Being able to see if a value is in an array can be very useful when programming. Using IN in SAS is very useful and allows us as SAS programmers to write concise code.
In this post, you will learn how to use IN in SAS, and learn how you can use IN with SAS data steps, SAS Macro Language and with PROC SQL.
First, let’s see how IN is used in a data step.
Using IN in a SAS Data Step
Using IN in a SAS data step is very useful when you want to see if a variable is in an array of values.
Let’s say we have following data set which we create with the following data step:
data k; input animal_type $ gender $ weight age state $ trained $; datalines; cat male 10 1 CA no dog male 20 4 FL no dog male 30 5 NY no cat female 40 3 FL yes cat female 10 2 NY yes dog female 20 4 TX yes cat female 50 6 TX yes dog male 60 1 CA no dog male 70 5 NY no cat female 80 4 FL yes cat female 90 3 TX yes cat male 100 2 TX no dog female 80 4 FL no ; run;
Let’s create another variable “Region” by using the IN operator. Let’s say that if state is Texas (“TX”) or Florida (“FL”) that “Region is “South” and if it’s not, then “Region” is “Other”.
We can easily do this with the following SAS code:
data m; set k; if state in ("TX", "FL") then region = "South"; else region = "Other"; run;
The resulting SAS data set will look like the following:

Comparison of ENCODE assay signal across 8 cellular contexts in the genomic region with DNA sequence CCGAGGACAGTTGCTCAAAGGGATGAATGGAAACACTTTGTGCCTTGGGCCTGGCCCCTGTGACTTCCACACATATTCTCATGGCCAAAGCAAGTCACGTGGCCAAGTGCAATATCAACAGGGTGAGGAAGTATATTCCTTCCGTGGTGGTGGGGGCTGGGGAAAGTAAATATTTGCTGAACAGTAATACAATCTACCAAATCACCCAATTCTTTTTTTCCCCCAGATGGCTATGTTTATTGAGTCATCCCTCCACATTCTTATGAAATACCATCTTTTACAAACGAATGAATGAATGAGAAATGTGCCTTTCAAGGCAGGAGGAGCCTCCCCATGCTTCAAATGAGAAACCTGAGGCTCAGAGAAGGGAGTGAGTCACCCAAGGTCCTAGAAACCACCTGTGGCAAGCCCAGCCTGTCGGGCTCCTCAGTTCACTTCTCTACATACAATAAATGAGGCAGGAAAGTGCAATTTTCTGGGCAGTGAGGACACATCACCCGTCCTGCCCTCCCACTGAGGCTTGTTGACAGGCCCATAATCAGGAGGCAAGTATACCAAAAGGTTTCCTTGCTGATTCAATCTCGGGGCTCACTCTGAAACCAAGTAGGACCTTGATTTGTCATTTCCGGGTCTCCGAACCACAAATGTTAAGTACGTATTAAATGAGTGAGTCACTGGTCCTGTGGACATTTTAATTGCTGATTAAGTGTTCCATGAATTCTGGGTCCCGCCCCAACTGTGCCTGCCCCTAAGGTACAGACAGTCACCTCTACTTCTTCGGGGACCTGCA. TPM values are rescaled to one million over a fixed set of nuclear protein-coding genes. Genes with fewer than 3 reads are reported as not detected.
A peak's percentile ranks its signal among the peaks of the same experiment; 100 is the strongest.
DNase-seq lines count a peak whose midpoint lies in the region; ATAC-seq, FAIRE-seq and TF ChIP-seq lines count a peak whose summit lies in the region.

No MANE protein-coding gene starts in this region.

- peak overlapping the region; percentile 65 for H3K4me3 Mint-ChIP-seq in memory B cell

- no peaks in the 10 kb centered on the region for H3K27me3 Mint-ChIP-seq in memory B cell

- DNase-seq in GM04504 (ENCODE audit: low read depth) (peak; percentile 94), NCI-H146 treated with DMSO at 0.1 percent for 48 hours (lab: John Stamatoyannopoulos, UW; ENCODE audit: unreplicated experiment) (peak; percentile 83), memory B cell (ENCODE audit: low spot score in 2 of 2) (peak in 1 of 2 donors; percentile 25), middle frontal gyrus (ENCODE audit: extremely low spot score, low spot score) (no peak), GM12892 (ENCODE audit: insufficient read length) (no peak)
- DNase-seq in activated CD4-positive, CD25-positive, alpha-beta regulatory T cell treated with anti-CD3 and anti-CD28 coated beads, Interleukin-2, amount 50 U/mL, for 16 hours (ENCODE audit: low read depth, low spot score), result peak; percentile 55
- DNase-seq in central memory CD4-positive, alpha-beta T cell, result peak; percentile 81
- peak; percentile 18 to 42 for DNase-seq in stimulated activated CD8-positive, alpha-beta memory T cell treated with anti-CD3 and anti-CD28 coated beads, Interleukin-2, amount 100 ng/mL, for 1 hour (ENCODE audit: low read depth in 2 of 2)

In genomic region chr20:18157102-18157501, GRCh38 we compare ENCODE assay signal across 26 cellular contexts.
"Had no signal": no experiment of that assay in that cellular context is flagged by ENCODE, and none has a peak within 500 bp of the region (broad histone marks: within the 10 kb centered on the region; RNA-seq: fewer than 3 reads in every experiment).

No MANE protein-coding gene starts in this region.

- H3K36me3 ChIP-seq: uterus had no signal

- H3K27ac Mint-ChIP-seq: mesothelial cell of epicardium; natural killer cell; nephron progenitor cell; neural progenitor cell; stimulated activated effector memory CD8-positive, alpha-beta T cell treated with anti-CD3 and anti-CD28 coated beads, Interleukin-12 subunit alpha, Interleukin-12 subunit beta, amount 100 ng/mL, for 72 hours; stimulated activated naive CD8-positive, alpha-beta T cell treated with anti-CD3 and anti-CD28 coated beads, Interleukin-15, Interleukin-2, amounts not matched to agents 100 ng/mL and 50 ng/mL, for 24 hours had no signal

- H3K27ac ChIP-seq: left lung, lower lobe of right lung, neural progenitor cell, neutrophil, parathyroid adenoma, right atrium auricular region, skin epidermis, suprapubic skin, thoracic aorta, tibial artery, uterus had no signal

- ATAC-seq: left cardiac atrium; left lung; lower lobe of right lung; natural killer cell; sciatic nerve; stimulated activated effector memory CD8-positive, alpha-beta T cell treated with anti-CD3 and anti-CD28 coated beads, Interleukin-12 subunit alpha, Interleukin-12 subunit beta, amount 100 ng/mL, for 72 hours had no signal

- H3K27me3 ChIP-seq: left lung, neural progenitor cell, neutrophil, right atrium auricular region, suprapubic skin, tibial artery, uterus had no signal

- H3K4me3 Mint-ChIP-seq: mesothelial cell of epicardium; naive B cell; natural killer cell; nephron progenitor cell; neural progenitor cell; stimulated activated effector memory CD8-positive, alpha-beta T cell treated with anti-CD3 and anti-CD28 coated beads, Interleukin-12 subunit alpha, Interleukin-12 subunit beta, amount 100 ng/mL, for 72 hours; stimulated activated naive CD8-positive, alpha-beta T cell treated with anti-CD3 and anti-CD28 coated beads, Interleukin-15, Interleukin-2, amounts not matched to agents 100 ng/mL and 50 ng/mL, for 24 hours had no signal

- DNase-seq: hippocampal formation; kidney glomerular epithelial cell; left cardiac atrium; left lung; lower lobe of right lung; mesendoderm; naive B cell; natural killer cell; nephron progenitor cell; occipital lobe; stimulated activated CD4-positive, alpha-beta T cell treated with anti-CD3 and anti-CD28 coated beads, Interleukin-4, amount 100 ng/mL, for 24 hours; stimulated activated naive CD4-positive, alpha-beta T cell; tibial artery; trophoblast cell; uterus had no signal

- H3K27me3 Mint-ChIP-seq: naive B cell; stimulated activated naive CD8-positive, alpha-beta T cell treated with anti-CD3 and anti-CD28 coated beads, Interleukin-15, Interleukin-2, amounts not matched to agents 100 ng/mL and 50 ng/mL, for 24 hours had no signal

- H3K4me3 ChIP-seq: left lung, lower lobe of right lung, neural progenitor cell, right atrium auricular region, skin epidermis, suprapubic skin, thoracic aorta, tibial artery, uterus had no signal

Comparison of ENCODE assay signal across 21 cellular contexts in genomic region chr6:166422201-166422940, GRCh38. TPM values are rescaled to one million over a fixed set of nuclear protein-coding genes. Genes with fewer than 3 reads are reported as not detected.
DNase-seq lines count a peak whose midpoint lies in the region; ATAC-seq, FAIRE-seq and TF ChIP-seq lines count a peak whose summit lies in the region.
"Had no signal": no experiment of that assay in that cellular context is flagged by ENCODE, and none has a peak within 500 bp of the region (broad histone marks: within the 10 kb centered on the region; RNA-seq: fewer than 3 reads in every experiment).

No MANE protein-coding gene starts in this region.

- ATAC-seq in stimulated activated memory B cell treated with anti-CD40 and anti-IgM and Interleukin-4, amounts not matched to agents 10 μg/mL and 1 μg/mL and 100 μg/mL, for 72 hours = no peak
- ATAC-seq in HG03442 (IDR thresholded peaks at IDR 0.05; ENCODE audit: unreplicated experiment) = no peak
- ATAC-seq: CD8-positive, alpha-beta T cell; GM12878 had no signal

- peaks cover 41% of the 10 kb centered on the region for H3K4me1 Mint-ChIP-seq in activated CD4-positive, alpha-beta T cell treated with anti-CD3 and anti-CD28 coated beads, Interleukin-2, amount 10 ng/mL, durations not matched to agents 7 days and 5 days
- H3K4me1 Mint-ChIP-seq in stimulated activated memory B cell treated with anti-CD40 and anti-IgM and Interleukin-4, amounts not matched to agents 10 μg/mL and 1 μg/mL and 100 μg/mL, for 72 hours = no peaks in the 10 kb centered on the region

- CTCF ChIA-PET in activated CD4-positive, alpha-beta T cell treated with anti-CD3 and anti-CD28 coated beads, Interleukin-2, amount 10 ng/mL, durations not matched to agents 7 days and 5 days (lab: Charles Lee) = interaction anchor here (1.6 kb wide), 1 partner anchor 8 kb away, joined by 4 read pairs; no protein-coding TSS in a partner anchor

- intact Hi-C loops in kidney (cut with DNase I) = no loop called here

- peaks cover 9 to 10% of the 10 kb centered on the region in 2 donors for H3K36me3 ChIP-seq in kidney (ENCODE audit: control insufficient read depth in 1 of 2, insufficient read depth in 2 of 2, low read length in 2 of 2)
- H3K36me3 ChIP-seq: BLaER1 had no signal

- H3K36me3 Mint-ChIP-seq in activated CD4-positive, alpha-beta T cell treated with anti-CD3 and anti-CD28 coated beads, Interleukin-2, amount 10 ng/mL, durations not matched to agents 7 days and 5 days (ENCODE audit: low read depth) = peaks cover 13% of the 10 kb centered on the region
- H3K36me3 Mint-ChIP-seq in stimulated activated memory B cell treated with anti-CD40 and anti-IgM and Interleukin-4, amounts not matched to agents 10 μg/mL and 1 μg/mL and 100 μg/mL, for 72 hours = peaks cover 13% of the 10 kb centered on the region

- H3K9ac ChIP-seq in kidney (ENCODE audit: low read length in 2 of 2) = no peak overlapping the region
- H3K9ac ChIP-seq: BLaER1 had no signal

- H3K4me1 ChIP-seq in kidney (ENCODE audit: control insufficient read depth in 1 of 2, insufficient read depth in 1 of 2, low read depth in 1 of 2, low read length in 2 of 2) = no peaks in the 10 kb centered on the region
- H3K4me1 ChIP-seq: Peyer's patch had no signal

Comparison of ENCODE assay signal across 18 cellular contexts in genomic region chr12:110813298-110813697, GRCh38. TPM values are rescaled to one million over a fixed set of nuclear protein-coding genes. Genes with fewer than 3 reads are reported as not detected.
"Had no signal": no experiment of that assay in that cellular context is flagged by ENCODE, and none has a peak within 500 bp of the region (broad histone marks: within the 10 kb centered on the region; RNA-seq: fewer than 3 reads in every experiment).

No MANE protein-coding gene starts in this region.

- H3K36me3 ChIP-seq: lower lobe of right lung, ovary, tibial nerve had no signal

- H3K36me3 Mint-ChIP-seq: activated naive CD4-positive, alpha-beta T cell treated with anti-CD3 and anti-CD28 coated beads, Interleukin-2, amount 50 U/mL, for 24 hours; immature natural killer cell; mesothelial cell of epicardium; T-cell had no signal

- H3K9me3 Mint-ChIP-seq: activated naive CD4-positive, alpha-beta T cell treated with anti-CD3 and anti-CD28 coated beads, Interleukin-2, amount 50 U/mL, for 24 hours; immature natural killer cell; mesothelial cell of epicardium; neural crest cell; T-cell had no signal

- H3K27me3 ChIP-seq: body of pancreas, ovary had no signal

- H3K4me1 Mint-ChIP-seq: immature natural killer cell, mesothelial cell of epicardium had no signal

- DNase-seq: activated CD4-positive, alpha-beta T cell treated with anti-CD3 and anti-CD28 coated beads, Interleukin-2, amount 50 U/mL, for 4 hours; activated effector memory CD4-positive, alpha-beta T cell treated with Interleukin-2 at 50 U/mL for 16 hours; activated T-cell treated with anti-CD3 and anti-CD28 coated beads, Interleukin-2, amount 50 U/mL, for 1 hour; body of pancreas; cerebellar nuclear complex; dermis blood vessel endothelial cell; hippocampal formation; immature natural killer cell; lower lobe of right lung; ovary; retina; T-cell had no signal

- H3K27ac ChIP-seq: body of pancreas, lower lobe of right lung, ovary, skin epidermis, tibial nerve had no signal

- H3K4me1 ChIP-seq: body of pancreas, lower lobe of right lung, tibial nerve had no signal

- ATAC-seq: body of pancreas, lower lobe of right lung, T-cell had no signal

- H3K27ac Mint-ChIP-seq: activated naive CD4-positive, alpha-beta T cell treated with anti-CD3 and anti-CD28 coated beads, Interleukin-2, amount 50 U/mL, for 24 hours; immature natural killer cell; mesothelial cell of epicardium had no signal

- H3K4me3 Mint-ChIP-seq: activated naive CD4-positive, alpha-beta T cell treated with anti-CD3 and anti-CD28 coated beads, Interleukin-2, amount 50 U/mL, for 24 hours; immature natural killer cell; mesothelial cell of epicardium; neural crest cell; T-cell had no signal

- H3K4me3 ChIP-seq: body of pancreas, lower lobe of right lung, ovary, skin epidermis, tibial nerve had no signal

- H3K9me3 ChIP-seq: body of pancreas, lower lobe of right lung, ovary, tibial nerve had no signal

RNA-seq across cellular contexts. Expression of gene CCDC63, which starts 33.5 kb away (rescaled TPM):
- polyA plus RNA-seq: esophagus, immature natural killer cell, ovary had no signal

You can also use NOT in combination with IN to return a boolean value for variable values which are not in an array of values.
Below is an example of NOT IN in SAS.
data m; set k; if state not in ("TX", "FL") then region = "Other"; else region = "South"; run;
Using IN with SAS Macro Language
Using the SAS Macro language allows us to create complex code which enables use to do amazing things in our programs.
Unfortunately, IN does not exist by default as a function in the SAS Macro language. However, we can use in in the following way if we turn on some options in our code.
Let’s say I have an array of values and want to see if a macro variable is in that array of values.
I need to turn on the “minoperator” option and set the “mindelimiter” option to be able to use IN.
options minoperator mindelimiter=','; %let var1 = Apple; %let var2 = Blueberry; %macro checkVar(var); %if &var in (Apple, Banana, Pear, Peach) %then %do; %put Yes!; %end; %else %do; %put No!; %end; %mend; %checkVar(&var1); %checkVar(&var2);
As we can see below in the SAS log, this works as expected.
1 OPTIONS NONOTES NOSTIMER NOSOURCE NOSYNTAXCHECK; 68 69 70 %macro checkVar(var); 71 %if &var in (Apple, Banana, Pear, Peach) %then %do; 72 %put Yes!; 73 %end; 74 %else %do; 75 %put No!; 76 %end; 77 %mend; 78 79 %checkVar(&var1); Yes! 80 %checkVar(&var2); No! 81 82 OPTIONS NONOTES NOSTIMER NOSOURCE NOSYNTAXCHECK; 92
Using IN with PROC SQL in SAS
Finally, let’s learn how to use IN in a PROC SQL statement. Typically, we would want to use IN in a where statement to filter our dataset.
Let’s say we have the same dataset above and want to filter the data to create a dataset with only animals from Texas and Florida in it.
We can do so easily with the following SAS code:
proc sql; create table south as select * from k where state in ("TX", "FL") ; quit;
As you can see below, PROC SQL filters out the animals from the other states.
Hopefully this article has been helpful for you to learn how to use the IN operator in your SAS code.
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